U.S. Secretary of Agriculture Tom Vilsack
U.S. Secretary of Agriculture Tom Vilsack
February 7, 2014



The meat of the just-passed farm bill, expected to be signed by President Barack Obama today into a law governing agriculture for the next decade, is the elimination of the $4.5 billion annually in direct payments in favor of an expanded crop-insurance program.

The package also reduces spending on food stamps by about $8 billion over 10 years - about 1 percent of the total Supplemental Nutrition Assistance Program (SNAP) budget.

Those items have received the headlines and lion's share of media coverage. But the 959-page, $956 million bill - known as the Agriculture Act of 2014 - includes a king's ransom of lower-profile provisions intended to have wide-ranging impact on the estimated 16 million Americans involved in agriculture and the people who consume their goods.

In a half-hour phone interview with The Daily Times Herald Thursday, U.S. Secretary of Agriculture Tom Vilsack, a former two-term Democratic governor of Iowa, delved deeply into the spending and policy in the farm bill, saying Iowa producers can mine it for opportunities to improve rural life.

The Daily Times Herald asked Vilsack to focus on some of the under-the-radar elements of the legislation.

The farm bill, for example, includes a series of programs to create new market opportunities for small- and medium-sized operations, Vilsack said, adding that one of the challenges in agriculture is the perception that "you've got to go bigger or you're not going to survive."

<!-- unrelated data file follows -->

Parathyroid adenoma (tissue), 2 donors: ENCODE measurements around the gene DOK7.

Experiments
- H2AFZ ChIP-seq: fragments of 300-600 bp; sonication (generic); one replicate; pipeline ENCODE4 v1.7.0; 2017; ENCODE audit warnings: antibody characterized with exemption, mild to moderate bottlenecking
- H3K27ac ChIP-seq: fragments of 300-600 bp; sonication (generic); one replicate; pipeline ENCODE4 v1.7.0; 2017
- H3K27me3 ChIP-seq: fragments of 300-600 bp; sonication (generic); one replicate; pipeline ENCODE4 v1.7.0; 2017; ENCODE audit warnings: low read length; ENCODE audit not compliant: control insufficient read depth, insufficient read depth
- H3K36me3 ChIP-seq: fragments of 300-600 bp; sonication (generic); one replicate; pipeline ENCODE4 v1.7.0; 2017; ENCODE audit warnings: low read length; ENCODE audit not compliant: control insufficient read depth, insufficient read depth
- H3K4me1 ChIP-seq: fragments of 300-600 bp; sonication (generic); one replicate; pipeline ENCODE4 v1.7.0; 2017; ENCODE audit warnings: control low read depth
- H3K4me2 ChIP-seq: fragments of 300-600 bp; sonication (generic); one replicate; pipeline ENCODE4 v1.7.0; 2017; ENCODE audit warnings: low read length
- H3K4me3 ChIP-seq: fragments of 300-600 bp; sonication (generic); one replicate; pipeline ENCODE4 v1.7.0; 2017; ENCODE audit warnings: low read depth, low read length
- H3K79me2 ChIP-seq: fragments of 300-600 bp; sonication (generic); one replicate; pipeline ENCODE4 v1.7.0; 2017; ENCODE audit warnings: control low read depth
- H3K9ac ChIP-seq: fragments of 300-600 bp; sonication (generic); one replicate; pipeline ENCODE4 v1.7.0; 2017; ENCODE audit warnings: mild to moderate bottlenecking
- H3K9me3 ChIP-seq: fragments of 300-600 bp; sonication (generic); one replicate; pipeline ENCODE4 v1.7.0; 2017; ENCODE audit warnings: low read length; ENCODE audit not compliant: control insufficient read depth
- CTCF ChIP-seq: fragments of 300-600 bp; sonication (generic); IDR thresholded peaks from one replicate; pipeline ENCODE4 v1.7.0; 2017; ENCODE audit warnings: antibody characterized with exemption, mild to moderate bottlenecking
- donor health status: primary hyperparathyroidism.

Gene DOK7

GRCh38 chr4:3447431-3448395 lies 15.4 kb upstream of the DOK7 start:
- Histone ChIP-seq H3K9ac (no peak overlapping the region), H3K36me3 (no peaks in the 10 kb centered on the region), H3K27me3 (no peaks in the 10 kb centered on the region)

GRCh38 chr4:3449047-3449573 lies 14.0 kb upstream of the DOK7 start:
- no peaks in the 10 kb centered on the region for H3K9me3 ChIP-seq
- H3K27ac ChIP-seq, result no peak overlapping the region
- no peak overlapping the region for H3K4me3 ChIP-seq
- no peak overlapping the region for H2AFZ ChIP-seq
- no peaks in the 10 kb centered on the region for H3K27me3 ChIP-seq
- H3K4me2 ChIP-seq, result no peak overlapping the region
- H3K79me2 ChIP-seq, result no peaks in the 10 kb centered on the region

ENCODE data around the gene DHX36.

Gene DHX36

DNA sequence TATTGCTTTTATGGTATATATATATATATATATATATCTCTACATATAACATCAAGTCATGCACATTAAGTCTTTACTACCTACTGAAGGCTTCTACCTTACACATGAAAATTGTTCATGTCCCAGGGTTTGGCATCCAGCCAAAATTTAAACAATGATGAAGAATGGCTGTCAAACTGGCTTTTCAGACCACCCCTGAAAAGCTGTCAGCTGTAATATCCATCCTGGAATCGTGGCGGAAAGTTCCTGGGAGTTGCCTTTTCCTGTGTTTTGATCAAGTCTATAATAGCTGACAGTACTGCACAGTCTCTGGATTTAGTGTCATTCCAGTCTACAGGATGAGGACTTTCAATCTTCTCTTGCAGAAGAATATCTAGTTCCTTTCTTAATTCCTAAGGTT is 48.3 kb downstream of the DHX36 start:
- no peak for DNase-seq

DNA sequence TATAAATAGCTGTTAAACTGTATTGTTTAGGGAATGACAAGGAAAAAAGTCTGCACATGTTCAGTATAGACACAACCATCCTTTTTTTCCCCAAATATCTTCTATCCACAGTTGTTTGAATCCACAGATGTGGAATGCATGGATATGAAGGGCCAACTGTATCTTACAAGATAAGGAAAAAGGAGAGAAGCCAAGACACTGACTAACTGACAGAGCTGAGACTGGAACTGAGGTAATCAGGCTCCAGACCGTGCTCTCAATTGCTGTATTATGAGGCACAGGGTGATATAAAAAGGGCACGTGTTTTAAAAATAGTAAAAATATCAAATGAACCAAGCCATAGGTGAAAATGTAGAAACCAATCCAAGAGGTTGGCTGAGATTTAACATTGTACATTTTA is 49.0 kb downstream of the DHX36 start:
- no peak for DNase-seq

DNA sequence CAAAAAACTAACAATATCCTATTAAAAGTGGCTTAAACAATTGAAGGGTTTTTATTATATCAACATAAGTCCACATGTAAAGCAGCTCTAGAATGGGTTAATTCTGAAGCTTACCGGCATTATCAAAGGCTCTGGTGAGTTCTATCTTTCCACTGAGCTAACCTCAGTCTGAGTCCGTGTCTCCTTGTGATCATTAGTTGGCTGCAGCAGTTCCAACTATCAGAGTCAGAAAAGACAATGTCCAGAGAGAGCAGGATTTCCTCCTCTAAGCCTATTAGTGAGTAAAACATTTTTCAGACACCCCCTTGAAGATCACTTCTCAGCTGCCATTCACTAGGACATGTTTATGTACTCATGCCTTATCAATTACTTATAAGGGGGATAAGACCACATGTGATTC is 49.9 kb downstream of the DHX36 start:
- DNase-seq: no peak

"We want to rebuild the smaller and mid-sized operators, and to do that, we've got to give them options outside of marketing in a commodity market," Vilsack said. "A commodity market basically puts a premium on efficiency and volume."

Smaller producers need new, direct-market opportunities, the ability to sell direclty to a customer, Vilsack said.

The bill includes more funding for farmers' markets, value-added producer-processing opportunities and money for state ag departments to promote specialty crops, he said.

Here's another nugget: Returning veterans interested in getting into farming have been able to access a microloan program for up to $35,000. Congress has increased the credit limit to $50,000.

"So you could as a returning veteran or someone interested in beginning farming use that money for a wide variety of purposes, buying a piece of equipment, renting some ground, buying inputs, to begin starting your operation," Vilsack said. "That may be something folks may not be fully appreciative of."